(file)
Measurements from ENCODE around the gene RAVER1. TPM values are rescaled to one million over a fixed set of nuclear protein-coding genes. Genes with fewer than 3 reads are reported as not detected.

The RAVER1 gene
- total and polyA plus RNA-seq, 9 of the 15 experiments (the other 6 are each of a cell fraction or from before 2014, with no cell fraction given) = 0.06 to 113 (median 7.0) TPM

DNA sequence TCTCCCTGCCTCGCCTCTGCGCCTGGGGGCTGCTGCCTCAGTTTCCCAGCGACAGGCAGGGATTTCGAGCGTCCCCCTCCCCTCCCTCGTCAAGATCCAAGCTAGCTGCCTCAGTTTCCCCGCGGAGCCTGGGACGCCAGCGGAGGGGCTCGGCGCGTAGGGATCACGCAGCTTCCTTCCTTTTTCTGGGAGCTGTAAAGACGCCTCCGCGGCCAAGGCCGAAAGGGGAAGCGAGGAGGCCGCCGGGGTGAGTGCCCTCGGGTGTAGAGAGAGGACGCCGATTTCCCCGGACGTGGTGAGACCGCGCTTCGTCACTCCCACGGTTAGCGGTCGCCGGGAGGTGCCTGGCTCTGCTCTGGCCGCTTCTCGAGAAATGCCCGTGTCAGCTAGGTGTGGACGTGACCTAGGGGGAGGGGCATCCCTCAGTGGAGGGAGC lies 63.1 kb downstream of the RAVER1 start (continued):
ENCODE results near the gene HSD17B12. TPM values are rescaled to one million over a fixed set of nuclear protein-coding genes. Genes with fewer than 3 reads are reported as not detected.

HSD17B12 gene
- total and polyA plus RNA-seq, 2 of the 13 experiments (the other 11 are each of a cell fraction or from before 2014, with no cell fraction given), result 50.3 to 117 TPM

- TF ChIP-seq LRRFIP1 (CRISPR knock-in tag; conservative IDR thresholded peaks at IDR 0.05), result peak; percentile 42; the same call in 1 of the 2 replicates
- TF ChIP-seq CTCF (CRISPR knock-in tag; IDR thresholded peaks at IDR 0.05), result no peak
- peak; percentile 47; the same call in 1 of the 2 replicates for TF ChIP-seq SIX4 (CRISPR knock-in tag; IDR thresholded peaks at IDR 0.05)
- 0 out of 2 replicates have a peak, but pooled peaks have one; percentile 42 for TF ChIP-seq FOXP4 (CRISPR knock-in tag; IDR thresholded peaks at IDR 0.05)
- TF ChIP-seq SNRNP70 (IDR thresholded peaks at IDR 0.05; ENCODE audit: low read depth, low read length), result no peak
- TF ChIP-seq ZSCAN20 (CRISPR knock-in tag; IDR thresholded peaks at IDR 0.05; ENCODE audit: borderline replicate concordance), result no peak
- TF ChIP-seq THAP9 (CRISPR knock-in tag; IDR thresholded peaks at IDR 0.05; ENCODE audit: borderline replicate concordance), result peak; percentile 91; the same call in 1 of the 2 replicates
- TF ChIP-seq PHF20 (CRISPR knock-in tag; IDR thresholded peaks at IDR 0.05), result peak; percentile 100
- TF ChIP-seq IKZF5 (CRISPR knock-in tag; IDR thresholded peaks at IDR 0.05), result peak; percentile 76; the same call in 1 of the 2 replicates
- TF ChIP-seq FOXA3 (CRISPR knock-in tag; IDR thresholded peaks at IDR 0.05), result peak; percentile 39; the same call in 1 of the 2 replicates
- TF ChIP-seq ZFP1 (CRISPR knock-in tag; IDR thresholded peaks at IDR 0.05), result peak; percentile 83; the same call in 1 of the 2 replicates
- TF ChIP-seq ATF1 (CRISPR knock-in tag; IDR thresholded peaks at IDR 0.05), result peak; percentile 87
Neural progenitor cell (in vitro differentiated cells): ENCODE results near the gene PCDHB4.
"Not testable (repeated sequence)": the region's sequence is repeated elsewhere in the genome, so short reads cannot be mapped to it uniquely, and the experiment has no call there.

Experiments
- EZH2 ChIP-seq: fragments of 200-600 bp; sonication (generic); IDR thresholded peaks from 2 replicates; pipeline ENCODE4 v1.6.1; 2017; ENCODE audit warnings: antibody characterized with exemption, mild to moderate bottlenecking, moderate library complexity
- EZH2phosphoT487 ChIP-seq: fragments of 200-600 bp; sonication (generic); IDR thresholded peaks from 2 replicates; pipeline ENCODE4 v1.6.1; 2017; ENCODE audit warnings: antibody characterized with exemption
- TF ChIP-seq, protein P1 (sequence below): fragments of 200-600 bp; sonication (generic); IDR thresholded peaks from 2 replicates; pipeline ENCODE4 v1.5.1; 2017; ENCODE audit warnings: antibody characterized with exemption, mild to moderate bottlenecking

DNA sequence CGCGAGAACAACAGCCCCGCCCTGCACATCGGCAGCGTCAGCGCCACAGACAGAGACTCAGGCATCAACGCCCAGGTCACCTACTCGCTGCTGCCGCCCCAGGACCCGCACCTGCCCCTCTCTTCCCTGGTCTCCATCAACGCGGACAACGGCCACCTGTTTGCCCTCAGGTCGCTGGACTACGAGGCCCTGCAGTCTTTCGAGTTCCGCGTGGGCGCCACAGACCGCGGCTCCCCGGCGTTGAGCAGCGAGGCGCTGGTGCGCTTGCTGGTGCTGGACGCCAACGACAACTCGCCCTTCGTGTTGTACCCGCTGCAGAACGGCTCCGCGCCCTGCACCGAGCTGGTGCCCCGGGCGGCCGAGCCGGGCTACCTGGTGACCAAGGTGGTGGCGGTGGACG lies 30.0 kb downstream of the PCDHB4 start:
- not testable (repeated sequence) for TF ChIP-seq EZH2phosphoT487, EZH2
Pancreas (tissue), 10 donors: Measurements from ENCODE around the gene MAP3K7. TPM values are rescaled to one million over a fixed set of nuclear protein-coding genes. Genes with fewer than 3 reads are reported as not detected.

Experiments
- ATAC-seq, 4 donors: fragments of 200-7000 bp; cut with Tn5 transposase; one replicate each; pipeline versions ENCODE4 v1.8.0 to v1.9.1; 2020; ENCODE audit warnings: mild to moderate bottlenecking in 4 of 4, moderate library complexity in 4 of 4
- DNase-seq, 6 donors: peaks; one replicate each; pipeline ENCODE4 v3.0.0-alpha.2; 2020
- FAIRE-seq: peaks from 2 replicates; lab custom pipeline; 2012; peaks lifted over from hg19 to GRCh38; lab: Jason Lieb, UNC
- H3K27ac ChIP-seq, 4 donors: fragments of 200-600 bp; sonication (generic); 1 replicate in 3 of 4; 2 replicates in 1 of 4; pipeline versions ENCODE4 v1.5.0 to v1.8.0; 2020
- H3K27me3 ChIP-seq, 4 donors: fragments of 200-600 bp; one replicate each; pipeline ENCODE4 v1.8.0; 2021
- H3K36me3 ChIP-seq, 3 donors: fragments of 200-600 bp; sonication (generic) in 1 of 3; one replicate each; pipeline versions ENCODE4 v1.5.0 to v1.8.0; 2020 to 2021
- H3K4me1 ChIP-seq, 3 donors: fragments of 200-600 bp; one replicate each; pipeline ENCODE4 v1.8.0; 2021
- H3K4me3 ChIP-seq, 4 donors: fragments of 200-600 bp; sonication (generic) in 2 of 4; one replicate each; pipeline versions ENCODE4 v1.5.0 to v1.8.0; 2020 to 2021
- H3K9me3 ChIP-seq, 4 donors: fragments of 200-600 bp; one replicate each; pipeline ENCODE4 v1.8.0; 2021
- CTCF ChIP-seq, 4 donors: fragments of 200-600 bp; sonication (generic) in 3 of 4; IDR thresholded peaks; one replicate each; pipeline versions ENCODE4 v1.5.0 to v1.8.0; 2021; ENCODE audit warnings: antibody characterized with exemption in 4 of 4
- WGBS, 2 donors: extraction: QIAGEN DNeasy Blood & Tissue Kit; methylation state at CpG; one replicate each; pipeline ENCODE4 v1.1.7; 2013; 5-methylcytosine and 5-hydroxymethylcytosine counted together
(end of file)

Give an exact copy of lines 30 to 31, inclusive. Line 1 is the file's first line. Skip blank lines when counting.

- ATAC-seq, 4 donors: fragments of 200-7000 bp; cut with Tn5 transposase; one replicate each; pipeline versions ENCODE4 v1.8.0 to v1.9.1; 2020; ENCODE audit warnings: mild to moderate bottlenecking in 4 of 4, moderate library complexity in 4 of 4
- DNase-seq, 6 donors: peaks; one replicate each; pipeline ENCODE4 v3.0.0-alpha.2; 2020